Norwich Castle’s dark and haunted past
Norwich Paranormal Experience Group’s Tracy Monger discusses Norwich Castle’s long, dark and haunted history
Norwich Castle has had a very interesting and mixed history since it was built for William the Conqueror in 1067. Ninety-eight saxon homes were demolished to build the Conqueror’s royal palace. It was his only castle in East Anglia.
A late Saxon Cemetery has been located in the southern Bailey which containing 114 skeletons. Elsewhere 43 scattered skeletons were discovered. This is the only archaeological site in England that parrot bones have been found during excavations.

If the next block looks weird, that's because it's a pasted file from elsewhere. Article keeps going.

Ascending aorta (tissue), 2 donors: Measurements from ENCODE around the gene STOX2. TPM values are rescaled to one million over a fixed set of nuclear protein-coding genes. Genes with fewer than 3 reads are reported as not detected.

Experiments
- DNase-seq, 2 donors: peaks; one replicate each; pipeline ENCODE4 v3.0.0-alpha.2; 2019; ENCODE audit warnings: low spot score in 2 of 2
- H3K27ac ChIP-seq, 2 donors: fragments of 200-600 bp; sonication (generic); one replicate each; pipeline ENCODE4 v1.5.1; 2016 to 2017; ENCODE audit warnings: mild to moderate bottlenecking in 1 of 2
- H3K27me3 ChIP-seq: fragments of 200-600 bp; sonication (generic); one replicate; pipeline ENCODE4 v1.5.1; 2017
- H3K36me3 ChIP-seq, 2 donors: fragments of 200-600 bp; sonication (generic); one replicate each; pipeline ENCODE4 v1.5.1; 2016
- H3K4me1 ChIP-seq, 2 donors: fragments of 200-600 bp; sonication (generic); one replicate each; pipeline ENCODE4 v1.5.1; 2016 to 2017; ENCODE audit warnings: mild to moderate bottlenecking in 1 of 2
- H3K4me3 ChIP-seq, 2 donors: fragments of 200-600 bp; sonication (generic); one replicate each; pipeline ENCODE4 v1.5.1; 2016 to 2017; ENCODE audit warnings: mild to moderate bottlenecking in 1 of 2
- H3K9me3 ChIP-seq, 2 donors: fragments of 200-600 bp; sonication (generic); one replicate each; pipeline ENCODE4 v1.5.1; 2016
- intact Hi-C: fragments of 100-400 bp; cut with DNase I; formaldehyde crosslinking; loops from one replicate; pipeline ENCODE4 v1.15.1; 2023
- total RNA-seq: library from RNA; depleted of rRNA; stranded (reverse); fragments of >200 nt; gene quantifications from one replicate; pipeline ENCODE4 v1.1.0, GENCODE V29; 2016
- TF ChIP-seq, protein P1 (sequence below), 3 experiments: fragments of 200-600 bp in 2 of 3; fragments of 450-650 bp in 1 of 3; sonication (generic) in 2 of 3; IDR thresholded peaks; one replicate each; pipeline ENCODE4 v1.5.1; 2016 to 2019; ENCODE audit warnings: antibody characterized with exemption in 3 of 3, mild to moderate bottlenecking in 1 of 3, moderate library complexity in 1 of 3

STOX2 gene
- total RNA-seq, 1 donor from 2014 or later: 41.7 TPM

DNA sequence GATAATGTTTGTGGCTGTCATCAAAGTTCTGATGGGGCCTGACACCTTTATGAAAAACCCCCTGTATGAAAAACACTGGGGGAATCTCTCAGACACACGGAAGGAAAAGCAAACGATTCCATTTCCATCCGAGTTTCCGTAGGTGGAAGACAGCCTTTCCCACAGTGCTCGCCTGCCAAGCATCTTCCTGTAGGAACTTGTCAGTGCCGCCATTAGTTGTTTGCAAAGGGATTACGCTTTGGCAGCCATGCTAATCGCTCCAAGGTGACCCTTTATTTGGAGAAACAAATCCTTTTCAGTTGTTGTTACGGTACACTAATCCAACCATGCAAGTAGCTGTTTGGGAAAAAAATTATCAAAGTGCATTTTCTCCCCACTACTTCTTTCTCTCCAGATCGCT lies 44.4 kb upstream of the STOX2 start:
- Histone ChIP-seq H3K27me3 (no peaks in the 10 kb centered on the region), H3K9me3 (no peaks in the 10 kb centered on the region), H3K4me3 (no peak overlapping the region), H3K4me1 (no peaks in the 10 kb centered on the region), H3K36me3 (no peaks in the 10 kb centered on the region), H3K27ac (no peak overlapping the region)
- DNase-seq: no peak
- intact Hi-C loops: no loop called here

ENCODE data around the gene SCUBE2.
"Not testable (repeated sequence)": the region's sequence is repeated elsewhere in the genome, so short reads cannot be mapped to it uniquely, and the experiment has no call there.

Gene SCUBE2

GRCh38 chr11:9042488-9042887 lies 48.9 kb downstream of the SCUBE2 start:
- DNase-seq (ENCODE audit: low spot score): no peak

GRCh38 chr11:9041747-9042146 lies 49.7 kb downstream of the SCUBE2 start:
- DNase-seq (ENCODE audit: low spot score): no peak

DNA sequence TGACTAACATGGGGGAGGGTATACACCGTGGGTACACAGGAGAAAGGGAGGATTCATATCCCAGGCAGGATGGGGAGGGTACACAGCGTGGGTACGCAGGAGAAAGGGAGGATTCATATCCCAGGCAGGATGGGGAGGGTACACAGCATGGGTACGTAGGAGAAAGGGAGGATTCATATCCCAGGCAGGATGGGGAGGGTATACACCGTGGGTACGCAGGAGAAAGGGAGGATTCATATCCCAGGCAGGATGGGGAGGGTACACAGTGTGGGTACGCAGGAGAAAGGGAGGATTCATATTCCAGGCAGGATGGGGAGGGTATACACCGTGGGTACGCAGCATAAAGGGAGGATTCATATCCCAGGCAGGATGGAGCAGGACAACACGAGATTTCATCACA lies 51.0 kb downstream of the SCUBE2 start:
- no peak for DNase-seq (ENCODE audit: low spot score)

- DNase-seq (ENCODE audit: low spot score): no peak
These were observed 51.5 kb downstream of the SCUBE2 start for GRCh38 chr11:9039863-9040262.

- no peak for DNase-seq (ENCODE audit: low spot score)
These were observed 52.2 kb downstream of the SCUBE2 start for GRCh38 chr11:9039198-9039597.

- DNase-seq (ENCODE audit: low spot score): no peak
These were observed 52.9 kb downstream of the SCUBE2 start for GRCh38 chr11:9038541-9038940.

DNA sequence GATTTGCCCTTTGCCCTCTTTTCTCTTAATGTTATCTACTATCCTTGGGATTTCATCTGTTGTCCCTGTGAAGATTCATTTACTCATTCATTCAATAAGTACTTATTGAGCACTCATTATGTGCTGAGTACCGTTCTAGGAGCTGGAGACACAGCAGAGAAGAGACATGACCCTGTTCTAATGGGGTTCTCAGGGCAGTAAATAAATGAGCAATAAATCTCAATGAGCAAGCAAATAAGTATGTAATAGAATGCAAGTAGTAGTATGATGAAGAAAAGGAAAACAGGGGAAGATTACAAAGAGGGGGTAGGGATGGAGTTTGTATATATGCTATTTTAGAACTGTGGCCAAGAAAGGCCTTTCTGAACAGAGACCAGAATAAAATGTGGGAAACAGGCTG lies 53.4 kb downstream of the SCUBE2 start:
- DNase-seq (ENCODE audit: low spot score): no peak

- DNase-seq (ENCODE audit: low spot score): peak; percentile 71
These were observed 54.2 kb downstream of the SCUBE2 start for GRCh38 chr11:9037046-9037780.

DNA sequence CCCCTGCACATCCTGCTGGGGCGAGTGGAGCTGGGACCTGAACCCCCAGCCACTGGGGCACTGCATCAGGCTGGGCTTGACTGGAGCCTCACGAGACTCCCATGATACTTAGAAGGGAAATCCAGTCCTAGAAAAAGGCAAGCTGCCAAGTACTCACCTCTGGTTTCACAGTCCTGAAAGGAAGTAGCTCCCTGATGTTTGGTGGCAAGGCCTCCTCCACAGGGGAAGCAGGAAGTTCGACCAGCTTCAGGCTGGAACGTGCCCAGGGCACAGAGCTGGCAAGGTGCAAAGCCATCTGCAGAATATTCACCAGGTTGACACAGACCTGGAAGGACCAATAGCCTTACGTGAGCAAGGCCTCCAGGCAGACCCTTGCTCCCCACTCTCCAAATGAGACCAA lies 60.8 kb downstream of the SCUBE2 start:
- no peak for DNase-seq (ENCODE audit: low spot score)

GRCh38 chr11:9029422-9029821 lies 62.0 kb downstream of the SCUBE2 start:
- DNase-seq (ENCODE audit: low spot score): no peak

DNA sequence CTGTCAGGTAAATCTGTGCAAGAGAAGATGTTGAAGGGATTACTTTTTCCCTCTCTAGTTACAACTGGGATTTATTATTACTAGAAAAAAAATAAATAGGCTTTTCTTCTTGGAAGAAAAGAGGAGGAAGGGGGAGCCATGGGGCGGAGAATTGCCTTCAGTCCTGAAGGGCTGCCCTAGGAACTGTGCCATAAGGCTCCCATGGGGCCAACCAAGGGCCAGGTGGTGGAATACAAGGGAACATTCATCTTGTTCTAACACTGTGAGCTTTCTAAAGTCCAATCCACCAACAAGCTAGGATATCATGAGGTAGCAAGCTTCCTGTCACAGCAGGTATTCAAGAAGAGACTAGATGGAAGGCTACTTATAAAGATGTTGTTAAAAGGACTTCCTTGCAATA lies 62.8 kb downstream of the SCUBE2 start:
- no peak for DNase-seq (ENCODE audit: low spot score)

Shortly after the palace was built Ralph Guader the Earl of East Anglia, tried to seize the castle but failed and escaped to France leaving his wife, Emma at the castle. The king’s army had over 300 men, laid seize to the castle for thee months and Emma surrendered. When William returned back to Norwich at Christmas in 1075, he ordered that many of the castle’s defenders were executed or had their hands cut off or their eyes cut out. By 1122 the castle was complete and King Henry I stayed at the castle.
During the 1300s, Norwich Castle became a gaol but there are no records of prisoners being kept here until the 15th century. Excavations dated to the 17th Century found burials at the top of the mound of six adults and one child prisoner, showing pathological changes, head wounds and a high level of stress related disorders. By 1707 prisoners were escaping due to bad repair of the castle. Prisoners were kept in chains but by 1810 only a few were, as most prisoners were sentenced to death, flogging was not common at Norwich prison.